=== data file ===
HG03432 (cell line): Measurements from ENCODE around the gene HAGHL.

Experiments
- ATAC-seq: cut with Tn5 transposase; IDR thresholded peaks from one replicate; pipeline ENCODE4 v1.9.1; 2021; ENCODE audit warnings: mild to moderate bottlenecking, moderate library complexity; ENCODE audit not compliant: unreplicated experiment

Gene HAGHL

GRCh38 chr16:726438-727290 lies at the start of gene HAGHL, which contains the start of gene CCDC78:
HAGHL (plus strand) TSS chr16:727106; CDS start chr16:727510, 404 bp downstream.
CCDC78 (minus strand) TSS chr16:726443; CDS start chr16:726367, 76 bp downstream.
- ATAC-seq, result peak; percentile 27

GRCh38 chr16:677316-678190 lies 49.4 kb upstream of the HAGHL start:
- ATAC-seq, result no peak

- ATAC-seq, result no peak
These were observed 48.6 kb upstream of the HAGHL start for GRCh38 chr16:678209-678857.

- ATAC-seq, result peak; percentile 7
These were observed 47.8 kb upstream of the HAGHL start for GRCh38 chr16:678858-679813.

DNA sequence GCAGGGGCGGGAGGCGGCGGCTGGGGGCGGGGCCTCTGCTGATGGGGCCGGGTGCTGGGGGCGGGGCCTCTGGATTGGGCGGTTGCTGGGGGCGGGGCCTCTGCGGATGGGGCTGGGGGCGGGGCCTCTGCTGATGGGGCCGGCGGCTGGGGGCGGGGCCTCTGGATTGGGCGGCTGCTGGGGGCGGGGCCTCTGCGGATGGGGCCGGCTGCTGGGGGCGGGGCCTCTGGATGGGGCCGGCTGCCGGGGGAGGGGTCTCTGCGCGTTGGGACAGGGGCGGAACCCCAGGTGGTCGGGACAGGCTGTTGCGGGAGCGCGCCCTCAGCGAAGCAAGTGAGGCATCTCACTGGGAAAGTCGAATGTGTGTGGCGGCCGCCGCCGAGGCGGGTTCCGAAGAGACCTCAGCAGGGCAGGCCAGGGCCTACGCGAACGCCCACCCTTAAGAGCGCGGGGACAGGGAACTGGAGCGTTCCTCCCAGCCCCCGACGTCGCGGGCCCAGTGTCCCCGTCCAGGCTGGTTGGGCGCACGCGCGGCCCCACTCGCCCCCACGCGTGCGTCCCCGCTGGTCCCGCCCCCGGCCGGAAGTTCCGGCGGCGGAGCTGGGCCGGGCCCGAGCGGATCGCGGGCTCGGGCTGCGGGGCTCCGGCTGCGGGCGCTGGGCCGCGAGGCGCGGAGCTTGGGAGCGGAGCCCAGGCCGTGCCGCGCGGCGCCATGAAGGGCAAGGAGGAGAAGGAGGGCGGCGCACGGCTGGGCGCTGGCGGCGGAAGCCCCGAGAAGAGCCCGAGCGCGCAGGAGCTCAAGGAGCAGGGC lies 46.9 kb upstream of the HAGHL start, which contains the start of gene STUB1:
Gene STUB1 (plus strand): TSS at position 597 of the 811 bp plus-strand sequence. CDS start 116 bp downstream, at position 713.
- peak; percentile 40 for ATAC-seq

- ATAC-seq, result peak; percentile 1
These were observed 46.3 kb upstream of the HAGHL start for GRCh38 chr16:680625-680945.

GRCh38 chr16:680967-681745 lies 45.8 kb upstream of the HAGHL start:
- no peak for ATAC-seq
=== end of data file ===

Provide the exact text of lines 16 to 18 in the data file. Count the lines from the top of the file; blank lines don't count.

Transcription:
Gene STUB1 (plus strand): TSS at position 597 of the 811 bp plus-strand sequence. CDS start 116 bp downstream, at position 713.
- peak; percentile 40 for ATAC-seq

- ATAC-seq, result peak; percentile 1